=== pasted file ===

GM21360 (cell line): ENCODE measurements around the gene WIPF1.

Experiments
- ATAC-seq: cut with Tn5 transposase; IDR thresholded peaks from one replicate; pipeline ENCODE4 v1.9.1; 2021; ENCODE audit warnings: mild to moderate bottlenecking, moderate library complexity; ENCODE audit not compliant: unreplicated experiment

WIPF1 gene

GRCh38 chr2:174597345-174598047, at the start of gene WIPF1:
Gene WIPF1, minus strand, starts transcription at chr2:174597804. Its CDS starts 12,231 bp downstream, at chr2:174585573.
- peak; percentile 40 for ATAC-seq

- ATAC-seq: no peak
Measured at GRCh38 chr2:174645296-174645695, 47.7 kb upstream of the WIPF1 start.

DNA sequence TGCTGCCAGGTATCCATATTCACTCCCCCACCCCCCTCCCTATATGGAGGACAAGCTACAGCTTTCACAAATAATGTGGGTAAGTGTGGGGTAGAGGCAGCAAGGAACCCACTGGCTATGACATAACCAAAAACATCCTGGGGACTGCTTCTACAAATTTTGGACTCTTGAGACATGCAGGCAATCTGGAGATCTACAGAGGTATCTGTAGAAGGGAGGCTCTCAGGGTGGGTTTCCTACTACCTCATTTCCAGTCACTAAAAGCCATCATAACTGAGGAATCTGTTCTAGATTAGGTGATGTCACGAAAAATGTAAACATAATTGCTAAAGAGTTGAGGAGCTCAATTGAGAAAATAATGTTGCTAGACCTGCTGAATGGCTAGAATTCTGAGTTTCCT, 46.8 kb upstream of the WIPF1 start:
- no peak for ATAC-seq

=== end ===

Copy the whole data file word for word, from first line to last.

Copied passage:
GM21360 (cell line): ENCODE measurements around the gene WIPF1.

Experiments
- ATAC-seq: cut with Tn5 transposase; IDR thresholded peaks from one replicate; pipeline ENCODE4 v1.9.1; 2021; ENCODE audit warnings: mild to moderate bottlenecking, moderate library complexity; ENCODE audit not compliant: unreplicated experiment

WIPF1 gene

GRCh38 chr2:174597345-174598047, at the start of gene WIPF1:
Gene WIPF1, minus strand, starts transcription at chr2:174597804. Its CDS starts 12,231 bp downstream, at chr2:174585573.
- peak; percentile 40 for ATAC-seq

- ATAC-seq: no peak
Measured at GRCh38 chr2:174645296-174645695, 47.7 kb upstream of the WIPF1 start.

DNA sequence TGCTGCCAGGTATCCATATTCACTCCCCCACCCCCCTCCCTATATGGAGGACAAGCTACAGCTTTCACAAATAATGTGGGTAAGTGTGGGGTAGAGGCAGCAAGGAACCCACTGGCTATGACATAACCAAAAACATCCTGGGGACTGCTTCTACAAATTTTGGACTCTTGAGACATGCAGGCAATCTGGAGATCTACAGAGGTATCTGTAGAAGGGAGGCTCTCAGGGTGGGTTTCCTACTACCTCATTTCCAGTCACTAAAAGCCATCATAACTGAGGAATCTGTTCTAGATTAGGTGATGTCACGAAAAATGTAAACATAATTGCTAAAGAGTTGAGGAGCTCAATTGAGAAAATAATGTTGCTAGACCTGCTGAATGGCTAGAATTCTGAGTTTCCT, 46.8 kb upstream of the WIPF1 start:
- no peak for ATAC-seq